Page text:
The Dutch Safety Board issued an investigation on the loss of containers from the MSC Zoe in 2019, sharing valuable lessons learned on the shipping routes that pass the Wadden Islands to the north.
The report stressed that minimizing the risks of container loss in the area requires an integrated approach by the container shipping sector, the IMO and the Dutch government.
In the night of 1 to 2 January 2019, the MSC Zoe with more than 8,000 containers onboard was travelling from Sines in Portugal to Bremerhaven in Germany.
North of the Dutch Wadden Islands, the MSC Zoe found itself in severe weather. The ship lost 342 containers and three million kilograms of cargo fell into the sea.
The cargo comprised a wide range of items and packaging materials that on the subsequent days washed ashore on the coastline of the Wadden Islands.
The investigation into the course of events has revealed that the MSC Zoe lost cargo at six locations.
The extreme forces acting on the ship, the containers and the lashing systems as a result of specific conditions on this shipping route were the primary cause of the loss of containers.
Findings on shipping routes
Above the Wadden Islands there are two internationally designated shipping routes, a northern and a southern route. The investigation by the Dutch Safety Board has revealed that a combination of a number of phenomena means that on both the southern and northern shipping routes, there is a risk of loss of containers.
In storm-force northwesterly wind, vessels are confronted with high athwartships waves. As a consequence, large, wide container ships make extreme rolling movements.
On the relatively shallow southern shipping route, there is also a risk of seabed contact (grounding) due to the combination of vertical and horizontal ship movements.
Moreover, waves can slam against the ship, and seawater travelling at high speed along the side of the ship can be forced upwards against the containers.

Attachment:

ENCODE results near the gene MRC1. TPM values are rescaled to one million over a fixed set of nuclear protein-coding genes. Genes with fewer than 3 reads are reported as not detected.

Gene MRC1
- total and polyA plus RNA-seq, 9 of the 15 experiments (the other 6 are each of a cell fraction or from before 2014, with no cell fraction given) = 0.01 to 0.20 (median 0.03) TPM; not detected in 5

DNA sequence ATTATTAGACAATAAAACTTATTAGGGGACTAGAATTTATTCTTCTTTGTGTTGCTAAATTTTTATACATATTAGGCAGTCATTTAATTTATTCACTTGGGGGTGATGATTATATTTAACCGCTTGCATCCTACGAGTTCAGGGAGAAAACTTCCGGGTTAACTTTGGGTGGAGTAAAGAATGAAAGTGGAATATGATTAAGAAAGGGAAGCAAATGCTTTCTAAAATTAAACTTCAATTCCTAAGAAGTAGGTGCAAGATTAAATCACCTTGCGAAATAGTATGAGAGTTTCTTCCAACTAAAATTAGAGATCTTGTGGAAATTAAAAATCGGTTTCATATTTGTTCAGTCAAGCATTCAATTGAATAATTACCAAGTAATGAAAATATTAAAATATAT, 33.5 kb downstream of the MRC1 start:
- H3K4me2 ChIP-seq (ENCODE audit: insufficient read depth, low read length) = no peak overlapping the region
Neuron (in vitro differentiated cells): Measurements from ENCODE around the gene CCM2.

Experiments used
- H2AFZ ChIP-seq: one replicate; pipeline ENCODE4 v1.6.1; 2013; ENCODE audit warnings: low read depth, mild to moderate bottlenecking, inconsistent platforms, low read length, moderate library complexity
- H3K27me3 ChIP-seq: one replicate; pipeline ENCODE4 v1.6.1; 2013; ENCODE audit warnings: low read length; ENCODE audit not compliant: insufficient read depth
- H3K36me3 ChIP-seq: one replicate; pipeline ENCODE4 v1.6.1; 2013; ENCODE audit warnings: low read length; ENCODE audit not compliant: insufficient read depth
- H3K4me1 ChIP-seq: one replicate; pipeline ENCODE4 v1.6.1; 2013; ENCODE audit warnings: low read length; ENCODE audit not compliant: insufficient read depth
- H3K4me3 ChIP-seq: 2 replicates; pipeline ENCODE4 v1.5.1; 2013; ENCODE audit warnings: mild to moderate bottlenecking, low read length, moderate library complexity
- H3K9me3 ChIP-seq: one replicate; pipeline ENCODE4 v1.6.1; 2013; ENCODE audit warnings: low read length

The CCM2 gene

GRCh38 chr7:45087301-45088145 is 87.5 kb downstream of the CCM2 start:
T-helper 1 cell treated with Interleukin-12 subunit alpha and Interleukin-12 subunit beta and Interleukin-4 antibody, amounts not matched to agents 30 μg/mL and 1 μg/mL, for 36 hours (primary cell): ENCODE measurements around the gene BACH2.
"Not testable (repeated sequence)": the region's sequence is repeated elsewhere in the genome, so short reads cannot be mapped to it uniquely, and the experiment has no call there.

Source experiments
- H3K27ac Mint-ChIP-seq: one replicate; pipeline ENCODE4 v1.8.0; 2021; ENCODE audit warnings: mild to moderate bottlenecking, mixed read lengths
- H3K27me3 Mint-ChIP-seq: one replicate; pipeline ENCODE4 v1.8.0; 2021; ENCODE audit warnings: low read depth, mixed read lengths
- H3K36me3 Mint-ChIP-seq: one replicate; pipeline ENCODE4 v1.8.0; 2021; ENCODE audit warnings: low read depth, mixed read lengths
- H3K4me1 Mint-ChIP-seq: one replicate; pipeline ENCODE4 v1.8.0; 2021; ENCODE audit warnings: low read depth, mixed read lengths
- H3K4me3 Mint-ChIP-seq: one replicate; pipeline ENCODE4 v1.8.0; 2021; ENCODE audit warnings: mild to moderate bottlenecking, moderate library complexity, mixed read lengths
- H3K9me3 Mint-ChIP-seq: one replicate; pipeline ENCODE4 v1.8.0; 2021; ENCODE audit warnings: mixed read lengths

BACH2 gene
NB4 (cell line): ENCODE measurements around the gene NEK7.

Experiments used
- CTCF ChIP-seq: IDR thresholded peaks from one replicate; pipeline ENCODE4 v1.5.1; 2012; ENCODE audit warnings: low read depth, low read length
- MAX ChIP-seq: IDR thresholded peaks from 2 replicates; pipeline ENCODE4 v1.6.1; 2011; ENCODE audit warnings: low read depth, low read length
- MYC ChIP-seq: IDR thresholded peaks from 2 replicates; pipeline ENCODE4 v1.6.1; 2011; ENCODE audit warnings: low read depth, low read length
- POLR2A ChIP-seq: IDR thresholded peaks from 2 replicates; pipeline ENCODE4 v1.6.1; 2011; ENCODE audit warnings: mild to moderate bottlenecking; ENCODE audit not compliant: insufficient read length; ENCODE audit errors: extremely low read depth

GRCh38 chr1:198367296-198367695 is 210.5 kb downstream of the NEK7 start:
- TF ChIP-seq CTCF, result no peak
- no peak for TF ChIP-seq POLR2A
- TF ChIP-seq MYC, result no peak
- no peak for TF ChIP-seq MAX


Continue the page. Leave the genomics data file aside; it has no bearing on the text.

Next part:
“These phenomena, individually and in combination, cause extreme forces to act on the ship, the containers and the lashing systems used to retain the containers. As a consequence, containers can break free and be washed overboard.”
- For container ships, no specific guidelines or requirements are imposed on the choice of northern or southern shipping route above the Wadden Islands. Managing the risks of loss of containers on the shipping routes above the Wadden Islands currently depends on the situational decision-making on the ship if risks actually arise. This is a vulnerable situation, given that the crew has no insight in the forces and accelerations acting on containers. Also information on wave periods and wave direction is lacking in NAVTEX-messages, which is essential information for the purpose of assessing risks as a result of roll motion. The Dutch government or IMO routeing measures do not point explicitly to the risks of container loss on these shipping routes in the vicinity of a vulnerable nature area.
- In managing the risks on the shipping routes above the Wadden Islands, the shipping sector has not yet established any link between the undesirability of damage to nature values (in particular the Wadden area) and the polluting consequences of the loss of containers.
- The development of ever larger container ships is leading to a greater risk of loss of containers both in terms of probability and scale of the effects of such an incident. The economies of scale towards ever larger container ships have not resulted in a revised inventory or evaluation of the risks of loss of containers from these ships.
The international report makes recommendations to the Panamanian, German and Dutch governments to review the technical requirements imposed on container ships in an IMO context. More specifically, this concerns:
- the design requirements for lashing systems and containers,
- the requirements for loading and stability of container ships,
- obligations with regard to instruments providing insight into roll motions and accelerations, and
- the technical possibilities for detecting container loss.
Recommendations are also made to the German and Dutch governments to investigate, in cooperation with Denmark, the need for additional measures on these shipping routes or adjustments to the routes and to submit a proposal to the IMO on the basis thereof.
In addition, the shipping company of the MSC Zoe is instructed to explicitly draw the attention of crews sailing in this area to the route-specific risks, and to equip and load their ships in such a way that the loss of containers is prevented.
Finally, through the World Shipping Council and the ICS, the international maritime sector is called upon to actively communicate the safety lessons from the investigation and to take the lead in drafting safety requirements and in the innovation of ship design and container transport in order to minimize the risk of container loss, also in conditions such as near the Wadden area.
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Source: Dutch Safety Board